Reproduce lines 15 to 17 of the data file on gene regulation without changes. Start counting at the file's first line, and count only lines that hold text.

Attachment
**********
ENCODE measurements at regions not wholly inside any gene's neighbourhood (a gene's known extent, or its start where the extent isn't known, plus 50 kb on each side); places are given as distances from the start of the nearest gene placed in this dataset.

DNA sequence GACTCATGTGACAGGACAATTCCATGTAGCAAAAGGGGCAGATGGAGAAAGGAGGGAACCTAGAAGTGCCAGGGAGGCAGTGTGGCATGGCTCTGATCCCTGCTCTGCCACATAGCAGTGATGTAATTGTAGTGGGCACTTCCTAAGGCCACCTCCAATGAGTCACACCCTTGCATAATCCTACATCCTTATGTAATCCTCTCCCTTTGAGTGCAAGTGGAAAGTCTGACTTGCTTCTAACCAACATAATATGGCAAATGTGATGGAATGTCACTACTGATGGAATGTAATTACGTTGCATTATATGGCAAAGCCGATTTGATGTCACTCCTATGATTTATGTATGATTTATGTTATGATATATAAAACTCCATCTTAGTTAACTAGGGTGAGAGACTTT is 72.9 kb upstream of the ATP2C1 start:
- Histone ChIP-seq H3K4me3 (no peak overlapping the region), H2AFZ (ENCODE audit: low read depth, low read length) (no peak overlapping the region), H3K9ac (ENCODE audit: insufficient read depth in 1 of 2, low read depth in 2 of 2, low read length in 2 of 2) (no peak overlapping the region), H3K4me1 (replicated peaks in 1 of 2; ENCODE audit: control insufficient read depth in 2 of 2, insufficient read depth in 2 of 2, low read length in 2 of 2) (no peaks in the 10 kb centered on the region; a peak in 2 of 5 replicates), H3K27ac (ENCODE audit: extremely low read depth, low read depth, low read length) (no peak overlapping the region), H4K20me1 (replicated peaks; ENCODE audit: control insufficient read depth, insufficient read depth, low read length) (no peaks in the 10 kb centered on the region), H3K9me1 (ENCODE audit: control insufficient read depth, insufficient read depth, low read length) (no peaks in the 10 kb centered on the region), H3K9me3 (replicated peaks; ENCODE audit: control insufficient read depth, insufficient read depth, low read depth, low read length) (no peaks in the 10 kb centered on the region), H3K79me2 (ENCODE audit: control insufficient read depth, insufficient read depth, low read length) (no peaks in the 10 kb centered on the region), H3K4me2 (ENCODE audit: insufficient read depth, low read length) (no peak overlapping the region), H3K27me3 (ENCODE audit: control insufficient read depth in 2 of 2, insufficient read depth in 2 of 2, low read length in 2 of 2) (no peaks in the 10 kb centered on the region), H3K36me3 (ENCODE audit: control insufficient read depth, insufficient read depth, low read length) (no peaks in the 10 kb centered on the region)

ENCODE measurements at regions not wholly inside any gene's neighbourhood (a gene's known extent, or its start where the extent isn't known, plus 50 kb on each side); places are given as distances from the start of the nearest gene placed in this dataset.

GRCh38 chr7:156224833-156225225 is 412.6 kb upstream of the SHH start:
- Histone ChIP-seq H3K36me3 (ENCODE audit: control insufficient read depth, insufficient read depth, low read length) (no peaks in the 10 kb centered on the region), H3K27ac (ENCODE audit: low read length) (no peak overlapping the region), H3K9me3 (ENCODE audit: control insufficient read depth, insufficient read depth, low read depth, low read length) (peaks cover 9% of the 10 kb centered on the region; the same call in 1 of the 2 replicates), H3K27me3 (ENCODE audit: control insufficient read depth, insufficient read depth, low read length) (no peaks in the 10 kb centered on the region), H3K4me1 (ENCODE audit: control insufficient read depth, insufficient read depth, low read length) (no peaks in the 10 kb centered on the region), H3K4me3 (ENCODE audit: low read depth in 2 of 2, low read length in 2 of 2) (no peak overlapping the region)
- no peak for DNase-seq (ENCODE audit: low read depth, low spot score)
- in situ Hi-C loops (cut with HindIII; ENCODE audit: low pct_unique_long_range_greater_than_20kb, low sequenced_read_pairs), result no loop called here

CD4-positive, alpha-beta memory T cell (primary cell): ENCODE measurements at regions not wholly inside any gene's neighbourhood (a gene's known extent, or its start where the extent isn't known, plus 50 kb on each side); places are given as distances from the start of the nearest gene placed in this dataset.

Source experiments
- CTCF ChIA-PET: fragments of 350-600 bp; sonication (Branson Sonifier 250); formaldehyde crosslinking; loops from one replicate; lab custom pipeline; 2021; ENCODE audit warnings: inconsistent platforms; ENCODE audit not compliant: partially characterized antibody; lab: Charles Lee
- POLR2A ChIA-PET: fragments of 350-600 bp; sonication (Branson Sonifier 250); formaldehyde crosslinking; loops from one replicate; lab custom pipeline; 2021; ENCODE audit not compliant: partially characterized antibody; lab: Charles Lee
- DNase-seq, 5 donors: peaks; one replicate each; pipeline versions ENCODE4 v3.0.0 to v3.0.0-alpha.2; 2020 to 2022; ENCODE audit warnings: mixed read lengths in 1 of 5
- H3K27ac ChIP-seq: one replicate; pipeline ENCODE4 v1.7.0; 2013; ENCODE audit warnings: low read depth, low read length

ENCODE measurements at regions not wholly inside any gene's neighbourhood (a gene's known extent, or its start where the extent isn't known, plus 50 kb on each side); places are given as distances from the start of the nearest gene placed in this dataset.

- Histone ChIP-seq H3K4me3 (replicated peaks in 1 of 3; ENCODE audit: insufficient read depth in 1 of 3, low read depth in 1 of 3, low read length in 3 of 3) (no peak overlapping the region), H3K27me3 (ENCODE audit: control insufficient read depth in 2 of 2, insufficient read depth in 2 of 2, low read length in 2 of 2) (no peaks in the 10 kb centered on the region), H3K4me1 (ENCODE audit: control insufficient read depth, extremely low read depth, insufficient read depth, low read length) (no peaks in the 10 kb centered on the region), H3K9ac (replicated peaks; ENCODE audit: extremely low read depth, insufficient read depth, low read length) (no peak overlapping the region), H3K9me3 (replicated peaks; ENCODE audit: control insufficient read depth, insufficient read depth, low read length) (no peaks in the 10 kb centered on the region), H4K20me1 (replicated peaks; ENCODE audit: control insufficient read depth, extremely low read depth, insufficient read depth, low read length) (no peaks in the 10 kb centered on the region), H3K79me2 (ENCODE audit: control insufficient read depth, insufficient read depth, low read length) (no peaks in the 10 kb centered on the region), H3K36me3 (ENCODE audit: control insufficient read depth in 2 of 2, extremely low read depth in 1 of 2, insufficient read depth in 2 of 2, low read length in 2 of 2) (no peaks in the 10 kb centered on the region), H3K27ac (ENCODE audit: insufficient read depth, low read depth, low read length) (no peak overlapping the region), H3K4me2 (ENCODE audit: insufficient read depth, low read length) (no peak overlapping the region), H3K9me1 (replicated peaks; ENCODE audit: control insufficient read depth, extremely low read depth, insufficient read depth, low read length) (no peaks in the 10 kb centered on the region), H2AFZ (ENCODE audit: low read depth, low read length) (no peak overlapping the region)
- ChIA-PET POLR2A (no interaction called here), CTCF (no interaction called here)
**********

ENCODE measurements at regions not wholly inside any gene's neighbourhood (a gene's known extent, or its start where the extent isn't known, plus 50 kb on each side); places are given as distances from the start of the nearest gene placed in this dataset.

- Histone ChIP-seq H3K4me3 (replicated peaks in 1 of 3; ENCODE audit: insufficient read depth in 1 of 3, low read depth in 1 of 3, low read length in 3 of 3) (no peak overlapping the region), H3K27me3 (ENCODE audit: control insufficient read depth in 2 of 2, insufficient read depth in 2 of 2, low read length in 2 of 2) (no peaks in the 10 kb centered on the region), H3K4me1 (ENCODE audit: control insufficient read depth, extremely low read depth, insufficient read depth, low read length) (no peaks in the 10 kb centered on the region), H3K9ac (replicated peaks; ENCODE audit: extremely low read depth, insufficient read depth, low read length) (no peak overlapping the region), H3K9me3 (replicated peaks; ENCODE audit: control insufficient read depth, insufficient read depth, low read length) (no peaks in the 10 kb centered on the region), H4K20me1 (replicated peaks; ENCODE audit: control insufficient read depth, extremely low read depth, insufficient read depth, low read length) (no peaks in the 10 kb centered on the region), H3K79me2 (ENCODE audit: control insufficient read depth, insufficient read depth, low read length) (no peaks in the 10 kb centered on the region), H3K36me3 (ENCODE audit: control insufficient read depth in 2 of 2, extremely low read depth in 1 of 2, insufficient read depth in 2 of 2, low read length in 2 of 2) (no peaks in the 10 kb centered on the region), H3K27ac (ENCODE audit: insufficient read depth, low read depth, low read length) (no peak overlapping the region), H3K4me2 (ENCODE audit: insufficient read depth, low read length) (no peak overlapping the region), H3K9me1 (replicated peaks; ENCODE audit: control insufficient read depth, extremely low read depth, insufficient read depth, low read length) (no peaks in the 10 kb centered on the region), H2AFZ (ENCODE audit: low read depth, low read length) (no peak overlapping the region)
- ChIA-PET POLR2A (no interaction called here), CTCF (no interaction called here)